Tonight on Chug, Zane visits Austria for a first-hand encounter with cold-weather concoctions, local beers, and a unique way to down freshly made wine in frosty cold mugs. Since most of the Northern Hemisphere is hunkering down for winter right this very moment, Zane’s encounter with Austria’s choice winter tipple, Schnaps, proves relevant for those in need of staving off Jack Frost.
What is Schnaps?
In a country where the cocktail scene is not embraced with pink Cosmos, Manhattans, and dirty martinis like they are in the States, Schnaps remains Austria’s answer to hard liquor.
The word itself is derived from the Germanic languages and literally means, “swallow.” Genuine Schnaps resembles nothing of the cordial-like American version, spelled with two “p”s (Schnapps), in flavor or in customary drinking style. Schnaps is meant for sipping, not chugging, and the flavors are not masked by loads of sweetness as found in peppermint, peach, or cinnamon Schnapps—common suspects in the States. Similar to various eaux-de-vie, like France’s calvados (made from apples) and Eastern Europe’s slivovitz (made from plums), Schnaps is a distilled fruit brandy varying from 64-85 proof. Zane breathes fire after downing one of these puppies, and rightfully so. Schnaps puts hair on your chest and warms your belly—could be the reason locals herald it in Alpine mountain towns. Overall, Schnaps is enjoyed by many Austrian adults in a controlled setting, and is not to be confused with the debased American version mostly consumed by youth in a hazing-like, shot slinging frenzy.
History of Schnaps
Ancient Romans brought the art of fruit cultivation to the region of Austria. Fruit orchards thrived in the colder, Alpine states where grape vines could not grow. Ample sunshine, coupled with cold weather, makes for fruits high in acidity and aromas, but not necessarily fruit with sugary sweetness, as compared to a ripened peach from Georgia or South Carolina in the U.S. Most berries and fruit from the Alpine heights are not delicious in their natural, non-distilled state. History shows potable water led to illness, due to bacteria and unsanitary handling, and that people recognized medicinal qualities in spirits. Thus, fruits were often converted to alcohol.
Distillation technology became widespread in Austria in the 18th century with the invention of the copper pot still. During the harvest season, a communal mobile still would be transported by horse and cart among the households. The practice of Schnaps crafting was even endorsed by Marie Antoinette’s mother, Maria Theresa, the Holy Roman Empress and ruler of the Austria-Hungarian empire during the 1700s. The production of fruit brandies proved to be perfect for taxing and revenue generating for the government.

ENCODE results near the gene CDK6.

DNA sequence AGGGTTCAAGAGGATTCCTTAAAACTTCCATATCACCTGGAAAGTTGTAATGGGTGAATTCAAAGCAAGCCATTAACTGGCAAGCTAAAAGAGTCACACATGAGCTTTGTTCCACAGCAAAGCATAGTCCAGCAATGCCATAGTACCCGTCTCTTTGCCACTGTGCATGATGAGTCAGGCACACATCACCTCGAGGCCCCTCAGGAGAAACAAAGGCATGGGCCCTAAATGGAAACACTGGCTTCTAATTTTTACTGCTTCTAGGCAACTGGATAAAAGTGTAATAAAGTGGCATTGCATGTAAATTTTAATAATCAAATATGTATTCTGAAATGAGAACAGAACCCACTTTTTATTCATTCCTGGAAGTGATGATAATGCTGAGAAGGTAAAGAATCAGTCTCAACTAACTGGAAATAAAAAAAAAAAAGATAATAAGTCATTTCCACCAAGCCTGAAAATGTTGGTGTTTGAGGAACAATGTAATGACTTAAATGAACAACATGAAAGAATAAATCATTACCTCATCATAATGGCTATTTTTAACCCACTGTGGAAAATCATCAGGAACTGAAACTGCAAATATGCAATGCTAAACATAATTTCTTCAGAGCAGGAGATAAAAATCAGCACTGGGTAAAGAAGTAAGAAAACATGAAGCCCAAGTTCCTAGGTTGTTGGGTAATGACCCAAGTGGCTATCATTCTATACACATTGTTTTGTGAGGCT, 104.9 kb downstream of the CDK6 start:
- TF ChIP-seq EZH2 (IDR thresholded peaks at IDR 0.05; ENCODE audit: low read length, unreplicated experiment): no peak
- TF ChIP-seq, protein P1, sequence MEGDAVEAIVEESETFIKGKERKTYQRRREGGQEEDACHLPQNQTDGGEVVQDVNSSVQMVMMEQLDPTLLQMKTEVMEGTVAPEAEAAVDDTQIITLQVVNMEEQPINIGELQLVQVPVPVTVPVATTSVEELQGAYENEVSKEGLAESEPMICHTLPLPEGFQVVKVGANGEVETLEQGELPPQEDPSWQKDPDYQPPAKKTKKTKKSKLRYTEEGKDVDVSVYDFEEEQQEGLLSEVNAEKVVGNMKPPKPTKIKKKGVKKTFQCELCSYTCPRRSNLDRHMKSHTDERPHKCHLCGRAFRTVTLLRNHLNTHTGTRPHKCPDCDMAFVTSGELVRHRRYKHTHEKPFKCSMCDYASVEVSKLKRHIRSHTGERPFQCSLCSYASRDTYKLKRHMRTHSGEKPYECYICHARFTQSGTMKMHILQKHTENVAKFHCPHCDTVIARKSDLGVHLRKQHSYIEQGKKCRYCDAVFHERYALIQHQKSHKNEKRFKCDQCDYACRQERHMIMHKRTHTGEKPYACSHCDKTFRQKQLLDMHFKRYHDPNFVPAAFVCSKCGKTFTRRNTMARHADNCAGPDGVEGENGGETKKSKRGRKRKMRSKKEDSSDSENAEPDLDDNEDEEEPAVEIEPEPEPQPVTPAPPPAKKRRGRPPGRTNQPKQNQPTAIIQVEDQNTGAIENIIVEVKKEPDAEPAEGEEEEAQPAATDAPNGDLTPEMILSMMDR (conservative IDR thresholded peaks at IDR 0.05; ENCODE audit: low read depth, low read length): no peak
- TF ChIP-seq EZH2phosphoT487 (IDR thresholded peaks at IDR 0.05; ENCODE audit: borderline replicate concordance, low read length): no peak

Types of Schnaps
Austrians drink a myriad of Schnaps flavors such as apricot, Williams pear, plum, cherry, raspberry, and wild cherry. Zane even sampled an Enzian Schnaps, known in English as Gentian spirit, which is made in the Alpine regions from the roots of gentian flowers. Two of Austria’s most famous producers of Schnaps are Hans Reisetbauer and Alois Goelles, who grow their own fruit versus purchasing it from countries abroad. They use more than 80 percent natural and organic fruits.
How to Serve Schnaps
Traditionally, as soon as Austrians completed the Schnaps production process, the drink was bottled immediately. Families kept the bottles on hand to readily serve visiting guests or enjoy after a meal. Schnaps should be served in an eau de vie or grappa glass (Italians form of brandy), which are tulip-shaped glasses. A sherry glass serves Schnaps drinkers well, too. San Diego may possibly possess the only Schnaps bar in the US. A former LA restaurant, Bier Beisl, did frequently showcase food pairings with Schnaps, but the restaurant is now closed and slated to re-open in a new location. With such a disparity of Schnaps representation in the States, the best way to experience how the warming elixir passes ripe fruit tastes and aromas over your tongue is to buy a ticket to Austria. While you’re there, you can add a kick of caffeine at a genuine Viennese café.
ProTip: For the swanky, dare to pair a small glass of fruit flavored eau de vie with a pan-seared pork loin marinated in juniper, rosemary, and thyme served with roasted pear and braised red cabbage. With a red-fruit based Schnaps, like raspberry, finish the meal with a chocolate torte. Now that calls for a toast! Prost! As the Austrians would say it.
Don’t miss Chug: Vienna tonight at 7:30/6:30c!